Author Archives: Fuller Sasser

How to Propagate Succulents

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Succulents love the sun and thrive when grown in proper light conditions. But you’ve probably seen or grown a succulent that gets leggy and stretched out. These leggy – or etiolated – succulents aren’t getting the light they should in the space you have it. This phenomenon happens with all indoor plants, not just succulents. You may notice how your plant bends toward the sunlight, stretching to get as close as it can. Succulents continue to grow taller as they stretch toward the sun, leaving more space between each leaf. While etiolated succulents won’t go back to their prior compact shape, you can give them a haircut and propagate the cuttings to get even more succulents.

Remove leaves. Use pruners or snap off roots and healthy leaves from the bottom half of the succulent. Get as clean of a break as possible to encourage new growth. If your leaf tears, get rid of it. Remove leaves until you’re a little more than half way to the top. See step three to learn how you can snip and replant the stem and the remaining rosette at the top.

Let leaves dry. Allow leaves to dry for a few days after removal, until the raw ends have calloused.

Repot the stem. Planting the stem deeper, where the leaves were removed, will allow to grow new roots. If your stem is too long for your pot, simply trim it 1-2 inches from the base of the plant. If you have no stem at all, it’s ok. Just nest the rosette in the soil so it doesn’t fall out.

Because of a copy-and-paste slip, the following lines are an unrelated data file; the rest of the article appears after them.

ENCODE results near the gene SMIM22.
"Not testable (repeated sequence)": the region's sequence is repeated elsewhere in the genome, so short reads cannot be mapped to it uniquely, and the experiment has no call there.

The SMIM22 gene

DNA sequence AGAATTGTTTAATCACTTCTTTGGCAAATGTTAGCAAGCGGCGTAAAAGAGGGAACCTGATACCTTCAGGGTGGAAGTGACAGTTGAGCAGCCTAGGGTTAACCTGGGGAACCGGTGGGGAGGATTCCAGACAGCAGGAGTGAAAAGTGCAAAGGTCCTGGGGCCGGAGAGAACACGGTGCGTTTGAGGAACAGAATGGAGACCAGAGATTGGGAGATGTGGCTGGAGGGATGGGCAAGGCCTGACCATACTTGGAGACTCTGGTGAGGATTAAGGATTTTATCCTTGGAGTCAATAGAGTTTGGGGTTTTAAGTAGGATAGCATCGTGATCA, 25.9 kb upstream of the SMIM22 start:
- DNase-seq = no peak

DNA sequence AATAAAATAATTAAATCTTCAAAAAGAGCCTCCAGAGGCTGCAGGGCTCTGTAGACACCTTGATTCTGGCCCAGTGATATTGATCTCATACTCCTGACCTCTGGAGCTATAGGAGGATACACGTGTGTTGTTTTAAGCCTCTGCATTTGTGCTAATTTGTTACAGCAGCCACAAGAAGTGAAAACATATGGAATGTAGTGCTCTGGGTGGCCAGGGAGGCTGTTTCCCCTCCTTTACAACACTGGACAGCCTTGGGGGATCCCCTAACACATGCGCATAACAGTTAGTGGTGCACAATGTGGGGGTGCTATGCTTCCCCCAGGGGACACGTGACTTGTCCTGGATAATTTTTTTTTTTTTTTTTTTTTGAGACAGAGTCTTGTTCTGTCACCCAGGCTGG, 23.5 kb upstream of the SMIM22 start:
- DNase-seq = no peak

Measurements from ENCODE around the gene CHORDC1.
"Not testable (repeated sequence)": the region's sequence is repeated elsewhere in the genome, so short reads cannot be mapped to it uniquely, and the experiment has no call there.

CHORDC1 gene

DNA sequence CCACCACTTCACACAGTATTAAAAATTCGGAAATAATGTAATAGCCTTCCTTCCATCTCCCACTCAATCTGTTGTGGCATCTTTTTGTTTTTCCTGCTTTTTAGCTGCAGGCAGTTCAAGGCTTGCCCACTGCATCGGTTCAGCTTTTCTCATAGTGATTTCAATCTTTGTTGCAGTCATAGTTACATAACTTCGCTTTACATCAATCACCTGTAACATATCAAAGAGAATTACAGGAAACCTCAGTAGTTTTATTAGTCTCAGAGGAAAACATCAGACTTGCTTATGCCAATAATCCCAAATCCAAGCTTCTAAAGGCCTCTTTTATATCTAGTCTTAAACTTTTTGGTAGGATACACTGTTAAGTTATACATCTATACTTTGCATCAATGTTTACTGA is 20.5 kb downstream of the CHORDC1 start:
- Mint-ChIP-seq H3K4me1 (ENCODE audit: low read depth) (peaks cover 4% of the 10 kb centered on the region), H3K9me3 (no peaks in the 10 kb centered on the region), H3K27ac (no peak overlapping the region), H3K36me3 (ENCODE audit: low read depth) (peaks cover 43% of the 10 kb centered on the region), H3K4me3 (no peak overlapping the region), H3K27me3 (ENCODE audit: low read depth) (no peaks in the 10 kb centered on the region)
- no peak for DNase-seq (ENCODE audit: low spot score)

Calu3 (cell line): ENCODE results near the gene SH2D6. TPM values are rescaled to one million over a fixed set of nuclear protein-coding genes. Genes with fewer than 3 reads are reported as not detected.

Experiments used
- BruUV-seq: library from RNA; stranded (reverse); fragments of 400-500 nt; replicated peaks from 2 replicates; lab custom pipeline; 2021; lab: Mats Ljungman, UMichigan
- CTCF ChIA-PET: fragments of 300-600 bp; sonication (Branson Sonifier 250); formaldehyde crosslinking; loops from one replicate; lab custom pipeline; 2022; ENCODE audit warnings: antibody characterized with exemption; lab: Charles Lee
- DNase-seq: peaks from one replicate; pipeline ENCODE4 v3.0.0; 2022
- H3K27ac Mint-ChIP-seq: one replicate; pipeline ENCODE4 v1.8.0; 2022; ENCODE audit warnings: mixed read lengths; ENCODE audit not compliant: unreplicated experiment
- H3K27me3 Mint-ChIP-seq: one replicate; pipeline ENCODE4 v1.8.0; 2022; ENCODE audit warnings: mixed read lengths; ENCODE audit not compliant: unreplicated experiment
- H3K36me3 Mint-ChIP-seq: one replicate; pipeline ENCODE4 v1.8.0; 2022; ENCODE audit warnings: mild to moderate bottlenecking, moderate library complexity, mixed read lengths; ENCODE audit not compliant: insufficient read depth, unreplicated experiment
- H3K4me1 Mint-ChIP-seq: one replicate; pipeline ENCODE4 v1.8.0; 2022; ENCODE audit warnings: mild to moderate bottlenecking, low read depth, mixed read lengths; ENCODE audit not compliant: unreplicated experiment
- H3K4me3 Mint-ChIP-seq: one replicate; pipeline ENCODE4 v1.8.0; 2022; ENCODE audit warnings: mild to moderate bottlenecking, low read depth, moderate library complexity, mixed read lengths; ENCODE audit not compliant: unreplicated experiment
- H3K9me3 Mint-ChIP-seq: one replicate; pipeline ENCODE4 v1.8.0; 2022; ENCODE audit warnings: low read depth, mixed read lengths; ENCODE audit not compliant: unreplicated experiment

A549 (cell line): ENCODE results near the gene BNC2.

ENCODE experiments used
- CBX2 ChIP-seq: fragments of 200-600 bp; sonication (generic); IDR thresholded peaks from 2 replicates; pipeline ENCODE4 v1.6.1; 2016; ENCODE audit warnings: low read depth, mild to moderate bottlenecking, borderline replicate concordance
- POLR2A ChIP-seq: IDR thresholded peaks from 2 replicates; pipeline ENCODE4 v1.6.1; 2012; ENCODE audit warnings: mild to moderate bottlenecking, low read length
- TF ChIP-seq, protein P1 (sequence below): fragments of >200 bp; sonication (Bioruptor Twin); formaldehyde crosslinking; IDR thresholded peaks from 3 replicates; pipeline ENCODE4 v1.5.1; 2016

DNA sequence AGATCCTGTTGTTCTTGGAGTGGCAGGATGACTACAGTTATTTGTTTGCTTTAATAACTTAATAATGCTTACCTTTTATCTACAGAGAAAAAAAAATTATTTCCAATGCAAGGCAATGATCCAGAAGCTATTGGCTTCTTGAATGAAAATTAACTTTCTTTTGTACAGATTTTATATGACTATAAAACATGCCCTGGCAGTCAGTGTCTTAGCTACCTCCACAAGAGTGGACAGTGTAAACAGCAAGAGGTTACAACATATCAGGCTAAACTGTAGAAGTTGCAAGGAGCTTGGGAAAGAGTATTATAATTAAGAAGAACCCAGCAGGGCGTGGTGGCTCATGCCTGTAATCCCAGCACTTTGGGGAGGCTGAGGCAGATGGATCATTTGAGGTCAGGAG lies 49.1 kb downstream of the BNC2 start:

Get ready to grow. Place dried leaves on top of a tray, saucer or container filled with Espoma Cactus and Succulent mix. Do not bury leaves in the soil. Place the container in a spot where it will be protected from full sun exposure.

Spray soil until it’s moist, without being drenched. Water again when soil is dry to the touch.

Wait. In about a month or so new baby roots will appear

Replant. Once your propagated succulents have taken root, they can be replanted. Show them off in a cool planter.

Lastly, be sure to check the roots every six months to see if you need to move your plants to a bigger pot. Feed your succulents regularly for best results.

Amos’ Red Eye Gravy

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Country Biscuits

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Real country biscuits can’t be beat.  Slather ’em in butter and molasses and serve with a slice or two of Country ham.  Doesn’t get any better than that.

The Bobbitt family on the front porch at “Cleveland”, the old home in Palmer Springs, VA.  This biscuit recipe is from the little girl on the steps…my Mom.
  • 2 Cups all purpose flour, measured after sifting (White Lily or Martha White is best)
  • 3 tsp baking powder
  • 1/2 tsp salt
  • 1/4 to 1/3 cups shortening (use 1/3 for shorter biscuits)
  • 2/3 cup milk
Sift dry ingredients together and cut in shortening. Add milk all at once, stirring until all flour is moistened. Turn out onto a lightly floured board. Knead dough gently 5 or 6 times, then roll or pat to a 1/2 inch thickness. Cut biscuits and place on an ungreased baking sheet, touching each other. Use a light colored baking sheet as dark pans make the bottoms overbrown. Prick each biscuit 3 times with a fork before baking. Bake at 450 degrees for 8 to 10 minutes. Makes 16 2-inch biscuits.  Tip: Cover the surface of the measuring cup with a drop of oil. This allows shortening, molasses, and honey to come out with ease. 

The Southern Art form of Country Ham

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Reprinted with permission of Everette and Jean Barefoot.